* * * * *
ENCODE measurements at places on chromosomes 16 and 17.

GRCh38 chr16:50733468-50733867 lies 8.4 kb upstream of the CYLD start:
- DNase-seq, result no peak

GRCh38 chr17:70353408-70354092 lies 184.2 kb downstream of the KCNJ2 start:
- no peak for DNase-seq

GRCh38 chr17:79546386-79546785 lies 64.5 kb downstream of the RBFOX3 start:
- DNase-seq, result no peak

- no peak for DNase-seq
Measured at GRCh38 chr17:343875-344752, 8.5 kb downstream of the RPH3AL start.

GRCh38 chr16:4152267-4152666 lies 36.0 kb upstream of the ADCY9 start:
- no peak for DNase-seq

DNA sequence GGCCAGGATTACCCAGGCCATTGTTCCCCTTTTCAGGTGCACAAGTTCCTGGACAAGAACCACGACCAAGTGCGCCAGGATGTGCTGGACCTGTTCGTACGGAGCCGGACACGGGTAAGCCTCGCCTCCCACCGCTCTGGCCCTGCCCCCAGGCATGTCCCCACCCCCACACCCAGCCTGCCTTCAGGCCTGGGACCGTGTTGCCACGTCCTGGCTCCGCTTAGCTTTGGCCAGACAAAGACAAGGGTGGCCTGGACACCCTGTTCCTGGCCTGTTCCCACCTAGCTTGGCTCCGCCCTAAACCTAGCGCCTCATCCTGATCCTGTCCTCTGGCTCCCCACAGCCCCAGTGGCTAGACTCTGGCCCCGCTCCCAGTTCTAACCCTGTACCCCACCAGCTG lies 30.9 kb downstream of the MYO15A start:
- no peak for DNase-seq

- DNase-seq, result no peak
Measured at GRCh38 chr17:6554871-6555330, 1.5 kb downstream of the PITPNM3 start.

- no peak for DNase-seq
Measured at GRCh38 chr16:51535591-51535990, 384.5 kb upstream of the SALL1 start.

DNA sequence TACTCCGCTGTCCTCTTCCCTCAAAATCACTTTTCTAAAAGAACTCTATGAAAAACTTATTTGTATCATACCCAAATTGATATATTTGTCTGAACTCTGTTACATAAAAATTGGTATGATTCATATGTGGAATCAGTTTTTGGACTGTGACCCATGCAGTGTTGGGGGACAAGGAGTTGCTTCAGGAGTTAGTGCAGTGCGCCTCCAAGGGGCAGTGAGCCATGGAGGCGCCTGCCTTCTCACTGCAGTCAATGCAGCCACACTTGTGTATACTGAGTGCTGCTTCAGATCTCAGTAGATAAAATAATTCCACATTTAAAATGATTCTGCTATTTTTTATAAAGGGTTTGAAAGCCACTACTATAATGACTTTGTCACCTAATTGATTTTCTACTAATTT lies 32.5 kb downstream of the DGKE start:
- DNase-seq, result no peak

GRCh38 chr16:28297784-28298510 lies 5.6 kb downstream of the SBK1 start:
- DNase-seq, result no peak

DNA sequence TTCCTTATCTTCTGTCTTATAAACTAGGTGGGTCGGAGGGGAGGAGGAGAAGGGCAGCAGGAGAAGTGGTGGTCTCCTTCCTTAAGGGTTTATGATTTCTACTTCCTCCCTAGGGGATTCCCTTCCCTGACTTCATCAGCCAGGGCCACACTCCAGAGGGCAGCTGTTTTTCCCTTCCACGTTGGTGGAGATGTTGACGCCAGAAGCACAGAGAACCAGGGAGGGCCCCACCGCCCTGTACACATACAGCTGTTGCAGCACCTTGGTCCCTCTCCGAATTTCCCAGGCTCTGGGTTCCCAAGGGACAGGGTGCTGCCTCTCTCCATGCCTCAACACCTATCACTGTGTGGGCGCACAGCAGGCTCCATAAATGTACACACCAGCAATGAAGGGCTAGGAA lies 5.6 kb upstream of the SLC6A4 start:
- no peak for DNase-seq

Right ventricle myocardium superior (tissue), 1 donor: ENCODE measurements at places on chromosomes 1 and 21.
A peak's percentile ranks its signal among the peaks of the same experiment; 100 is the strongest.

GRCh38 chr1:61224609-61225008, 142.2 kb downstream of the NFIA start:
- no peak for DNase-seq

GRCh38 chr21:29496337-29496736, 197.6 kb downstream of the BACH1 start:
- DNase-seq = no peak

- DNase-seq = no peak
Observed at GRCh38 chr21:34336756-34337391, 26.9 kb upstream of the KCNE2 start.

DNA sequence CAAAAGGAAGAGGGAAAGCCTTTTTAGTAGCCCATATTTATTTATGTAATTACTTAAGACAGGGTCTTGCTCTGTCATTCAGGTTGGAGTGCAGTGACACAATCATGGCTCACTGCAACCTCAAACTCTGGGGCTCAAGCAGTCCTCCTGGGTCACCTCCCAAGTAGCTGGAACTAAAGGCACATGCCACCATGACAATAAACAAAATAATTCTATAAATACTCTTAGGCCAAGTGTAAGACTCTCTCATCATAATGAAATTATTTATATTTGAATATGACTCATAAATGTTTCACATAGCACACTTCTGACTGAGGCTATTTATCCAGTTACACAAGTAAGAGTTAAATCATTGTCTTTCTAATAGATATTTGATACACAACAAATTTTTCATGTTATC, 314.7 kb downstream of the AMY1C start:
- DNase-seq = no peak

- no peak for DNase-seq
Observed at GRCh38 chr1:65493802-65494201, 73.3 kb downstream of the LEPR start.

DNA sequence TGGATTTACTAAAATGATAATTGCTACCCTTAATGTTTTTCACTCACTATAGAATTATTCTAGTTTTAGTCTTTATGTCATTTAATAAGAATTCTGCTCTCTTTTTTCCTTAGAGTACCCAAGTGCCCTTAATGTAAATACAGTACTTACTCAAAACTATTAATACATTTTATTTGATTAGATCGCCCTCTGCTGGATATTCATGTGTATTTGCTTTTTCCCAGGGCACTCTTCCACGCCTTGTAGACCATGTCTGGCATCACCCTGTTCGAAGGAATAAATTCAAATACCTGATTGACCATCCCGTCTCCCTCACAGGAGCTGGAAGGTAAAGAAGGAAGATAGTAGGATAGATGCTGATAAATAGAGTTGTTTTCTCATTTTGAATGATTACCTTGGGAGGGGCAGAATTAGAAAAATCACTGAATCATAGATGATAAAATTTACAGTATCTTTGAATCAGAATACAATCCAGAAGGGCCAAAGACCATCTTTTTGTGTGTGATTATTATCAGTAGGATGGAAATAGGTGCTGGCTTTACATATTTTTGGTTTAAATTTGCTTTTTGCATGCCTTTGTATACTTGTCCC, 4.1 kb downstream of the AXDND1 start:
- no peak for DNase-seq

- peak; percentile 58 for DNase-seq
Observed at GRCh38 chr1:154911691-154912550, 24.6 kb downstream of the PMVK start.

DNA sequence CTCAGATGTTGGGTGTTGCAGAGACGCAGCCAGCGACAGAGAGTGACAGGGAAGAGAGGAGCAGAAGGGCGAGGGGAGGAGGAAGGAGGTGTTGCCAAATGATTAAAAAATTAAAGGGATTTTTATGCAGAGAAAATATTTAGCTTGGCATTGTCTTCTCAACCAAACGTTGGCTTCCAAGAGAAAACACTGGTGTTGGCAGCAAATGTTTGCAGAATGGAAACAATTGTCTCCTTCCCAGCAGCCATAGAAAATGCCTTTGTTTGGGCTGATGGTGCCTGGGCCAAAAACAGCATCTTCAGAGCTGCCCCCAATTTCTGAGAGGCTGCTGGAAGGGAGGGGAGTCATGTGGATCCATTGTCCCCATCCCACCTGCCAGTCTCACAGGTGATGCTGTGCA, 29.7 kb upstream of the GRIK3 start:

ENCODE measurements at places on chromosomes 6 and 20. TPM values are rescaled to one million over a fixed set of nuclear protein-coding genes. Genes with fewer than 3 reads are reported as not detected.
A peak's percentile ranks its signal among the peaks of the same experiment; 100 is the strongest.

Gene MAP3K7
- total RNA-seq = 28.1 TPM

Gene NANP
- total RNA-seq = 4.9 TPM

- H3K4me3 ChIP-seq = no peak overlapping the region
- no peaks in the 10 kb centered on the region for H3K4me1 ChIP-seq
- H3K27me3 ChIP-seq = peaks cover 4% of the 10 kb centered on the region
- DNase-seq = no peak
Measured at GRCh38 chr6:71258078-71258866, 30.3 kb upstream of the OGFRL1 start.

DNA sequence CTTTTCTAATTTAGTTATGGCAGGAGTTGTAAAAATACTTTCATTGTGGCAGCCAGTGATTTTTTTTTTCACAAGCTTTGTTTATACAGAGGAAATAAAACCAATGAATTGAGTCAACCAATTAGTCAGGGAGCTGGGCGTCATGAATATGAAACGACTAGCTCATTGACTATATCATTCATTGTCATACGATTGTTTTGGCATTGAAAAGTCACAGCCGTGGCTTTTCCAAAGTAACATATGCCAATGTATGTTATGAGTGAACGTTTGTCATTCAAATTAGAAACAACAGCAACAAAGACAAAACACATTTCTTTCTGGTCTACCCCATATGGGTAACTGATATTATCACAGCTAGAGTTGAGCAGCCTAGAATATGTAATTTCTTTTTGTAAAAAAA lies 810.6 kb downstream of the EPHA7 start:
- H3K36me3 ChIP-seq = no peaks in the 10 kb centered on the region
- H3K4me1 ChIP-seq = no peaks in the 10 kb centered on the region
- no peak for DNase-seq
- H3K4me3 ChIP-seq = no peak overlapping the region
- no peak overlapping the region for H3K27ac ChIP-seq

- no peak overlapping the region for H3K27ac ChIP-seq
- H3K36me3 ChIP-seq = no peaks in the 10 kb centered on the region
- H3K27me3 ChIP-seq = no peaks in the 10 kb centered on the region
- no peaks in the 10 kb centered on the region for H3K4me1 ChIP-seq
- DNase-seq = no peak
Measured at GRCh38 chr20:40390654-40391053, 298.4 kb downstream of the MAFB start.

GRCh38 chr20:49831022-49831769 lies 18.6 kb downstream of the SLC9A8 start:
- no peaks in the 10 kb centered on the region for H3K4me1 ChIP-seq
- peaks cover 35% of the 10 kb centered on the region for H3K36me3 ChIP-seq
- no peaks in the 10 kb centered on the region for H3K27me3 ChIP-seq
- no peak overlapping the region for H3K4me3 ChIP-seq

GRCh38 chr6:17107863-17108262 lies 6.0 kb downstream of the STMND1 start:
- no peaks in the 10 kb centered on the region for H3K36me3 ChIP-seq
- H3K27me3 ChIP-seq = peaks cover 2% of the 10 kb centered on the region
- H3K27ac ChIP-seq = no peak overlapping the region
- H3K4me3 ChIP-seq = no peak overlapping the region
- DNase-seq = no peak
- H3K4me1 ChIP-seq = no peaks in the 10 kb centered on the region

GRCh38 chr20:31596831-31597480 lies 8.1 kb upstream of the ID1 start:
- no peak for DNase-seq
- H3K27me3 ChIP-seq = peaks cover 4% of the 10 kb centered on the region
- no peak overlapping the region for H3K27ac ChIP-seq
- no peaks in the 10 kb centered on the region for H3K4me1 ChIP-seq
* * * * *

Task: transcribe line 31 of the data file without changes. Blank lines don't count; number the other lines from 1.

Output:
Observed at GRCh38 chr21:34336756-34337391, 26.9 kb upstream of the KCNE2 start.